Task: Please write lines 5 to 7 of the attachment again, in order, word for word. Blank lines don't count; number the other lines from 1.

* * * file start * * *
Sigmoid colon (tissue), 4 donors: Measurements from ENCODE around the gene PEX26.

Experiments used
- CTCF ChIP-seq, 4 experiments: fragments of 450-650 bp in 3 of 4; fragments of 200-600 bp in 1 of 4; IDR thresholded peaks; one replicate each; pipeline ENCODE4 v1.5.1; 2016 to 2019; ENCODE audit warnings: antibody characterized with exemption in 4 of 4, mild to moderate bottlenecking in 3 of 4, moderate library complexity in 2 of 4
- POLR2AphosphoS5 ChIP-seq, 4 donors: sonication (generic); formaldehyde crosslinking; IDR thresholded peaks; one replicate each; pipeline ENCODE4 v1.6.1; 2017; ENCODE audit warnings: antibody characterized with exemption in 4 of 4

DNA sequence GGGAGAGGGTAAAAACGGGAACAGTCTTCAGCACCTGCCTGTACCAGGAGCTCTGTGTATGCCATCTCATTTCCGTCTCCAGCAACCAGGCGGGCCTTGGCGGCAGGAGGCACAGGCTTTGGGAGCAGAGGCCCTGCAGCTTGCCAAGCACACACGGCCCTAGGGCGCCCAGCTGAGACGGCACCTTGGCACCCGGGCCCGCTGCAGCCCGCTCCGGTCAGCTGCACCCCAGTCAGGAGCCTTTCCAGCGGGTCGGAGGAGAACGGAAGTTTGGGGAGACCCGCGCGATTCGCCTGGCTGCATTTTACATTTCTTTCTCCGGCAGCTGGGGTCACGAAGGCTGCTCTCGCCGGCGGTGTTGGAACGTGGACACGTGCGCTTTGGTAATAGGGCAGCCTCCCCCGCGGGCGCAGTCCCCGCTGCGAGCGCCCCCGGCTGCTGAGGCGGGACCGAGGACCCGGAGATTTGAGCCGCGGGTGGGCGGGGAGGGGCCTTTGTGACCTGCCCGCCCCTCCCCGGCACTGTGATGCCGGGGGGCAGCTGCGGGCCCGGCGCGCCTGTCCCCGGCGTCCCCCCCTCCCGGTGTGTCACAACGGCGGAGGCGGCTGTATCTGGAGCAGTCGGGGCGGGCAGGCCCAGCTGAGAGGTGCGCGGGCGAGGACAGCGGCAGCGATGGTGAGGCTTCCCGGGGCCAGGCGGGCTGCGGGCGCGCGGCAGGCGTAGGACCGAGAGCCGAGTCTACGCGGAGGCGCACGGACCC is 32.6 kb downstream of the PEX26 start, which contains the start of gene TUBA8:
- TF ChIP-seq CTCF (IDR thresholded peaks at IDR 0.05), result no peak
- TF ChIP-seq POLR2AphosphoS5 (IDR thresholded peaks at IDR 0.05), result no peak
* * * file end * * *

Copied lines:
DNA sequence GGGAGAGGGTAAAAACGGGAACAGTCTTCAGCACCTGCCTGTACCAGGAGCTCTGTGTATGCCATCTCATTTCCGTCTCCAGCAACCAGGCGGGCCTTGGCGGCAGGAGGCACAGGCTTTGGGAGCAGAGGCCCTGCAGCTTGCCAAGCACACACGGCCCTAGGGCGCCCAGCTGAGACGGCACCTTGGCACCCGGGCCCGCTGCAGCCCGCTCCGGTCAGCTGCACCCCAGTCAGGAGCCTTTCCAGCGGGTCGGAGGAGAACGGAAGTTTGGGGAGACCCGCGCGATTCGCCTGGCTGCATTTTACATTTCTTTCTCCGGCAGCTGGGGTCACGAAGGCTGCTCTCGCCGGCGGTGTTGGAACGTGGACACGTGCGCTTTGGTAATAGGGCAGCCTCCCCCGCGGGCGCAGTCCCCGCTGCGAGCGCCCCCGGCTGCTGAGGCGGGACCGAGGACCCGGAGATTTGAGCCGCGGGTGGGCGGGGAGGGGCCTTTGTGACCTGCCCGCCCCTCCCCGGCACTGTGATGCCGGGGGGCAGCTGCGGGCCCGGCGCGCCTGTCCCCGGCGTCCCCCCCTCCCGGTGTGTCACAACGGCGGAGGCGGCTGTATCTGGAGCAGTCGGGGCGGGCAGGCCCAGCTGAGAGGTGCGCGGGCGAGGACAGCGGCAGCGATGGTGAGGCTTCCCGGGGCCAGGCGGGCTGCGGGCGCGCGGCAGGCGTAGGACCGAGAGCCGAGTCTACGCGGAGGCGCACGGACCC is 32.6 kb downstream of the PEX26 start, which contains the start of gene TUBA8:
- TF ChIP-seq CTCF (IDR thresholded peaks at IDR 0.05), result no peak
- TF ChIP-seq POLR2AphosphoS5 (IDR thresholded peaks at IDR 0.05), result no peak